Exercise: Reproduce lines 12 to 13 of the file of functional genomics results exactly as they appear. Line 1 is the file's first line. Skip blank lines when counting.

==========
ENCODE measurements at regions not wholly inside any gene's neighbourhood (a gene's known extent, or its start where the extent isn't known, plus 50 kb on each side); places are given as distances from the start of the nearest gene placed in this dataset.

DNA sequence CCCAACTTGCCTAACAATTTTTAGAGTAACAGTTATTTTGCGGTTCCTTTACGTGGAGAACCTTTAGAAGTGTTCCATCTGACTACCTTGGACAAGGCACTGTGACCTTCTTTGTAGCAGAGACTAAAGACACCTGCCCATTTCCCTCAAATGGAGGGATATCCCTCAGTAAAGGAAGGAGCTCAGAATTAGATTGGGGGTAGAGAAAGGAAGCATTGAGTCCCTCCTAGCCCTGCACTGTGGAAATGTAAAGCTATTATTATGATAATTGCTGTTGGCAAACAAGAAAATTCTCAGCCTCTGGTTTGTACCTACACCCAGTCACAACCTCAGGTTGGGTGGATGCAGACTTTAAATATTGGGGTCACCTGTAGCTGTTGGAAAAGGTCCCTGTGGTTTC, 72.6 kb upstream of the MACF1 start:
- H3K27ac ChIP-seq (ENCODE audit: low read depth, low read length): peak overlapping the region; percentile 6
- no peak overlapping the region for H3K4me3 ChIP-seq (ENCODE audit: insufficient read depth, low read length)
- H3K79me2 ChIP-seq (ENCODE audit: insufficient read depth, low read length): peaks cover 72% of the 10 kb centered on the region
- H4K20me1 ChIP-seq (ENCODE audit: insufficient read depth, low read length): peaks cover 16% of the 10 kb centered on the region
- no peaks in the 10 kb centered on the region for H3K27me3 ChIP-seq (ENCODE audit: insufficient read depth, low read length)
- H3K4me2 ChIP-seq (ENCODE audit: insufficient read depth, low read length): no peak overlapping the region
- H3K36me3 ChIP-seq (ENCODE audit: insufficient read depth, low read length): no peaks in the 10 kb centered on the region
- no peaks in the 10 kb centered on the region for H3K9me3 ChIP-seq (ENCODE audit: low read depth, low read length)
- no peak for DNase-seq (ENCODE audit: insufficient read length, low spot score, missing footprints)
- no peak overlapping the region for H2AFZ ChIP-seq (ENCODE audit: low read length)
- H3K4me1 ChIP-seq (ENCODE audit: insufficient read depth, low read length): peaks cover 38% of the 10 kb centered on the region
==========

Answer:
- no peak overlapping the region for H2AFZ ChIP-seq (ENCODE audit: low read length)
- H3K4me1 ChIP-seq (ENCODE audit: insufficient read depth, low read length): peaks cover 38% of the 10 kb centered on the region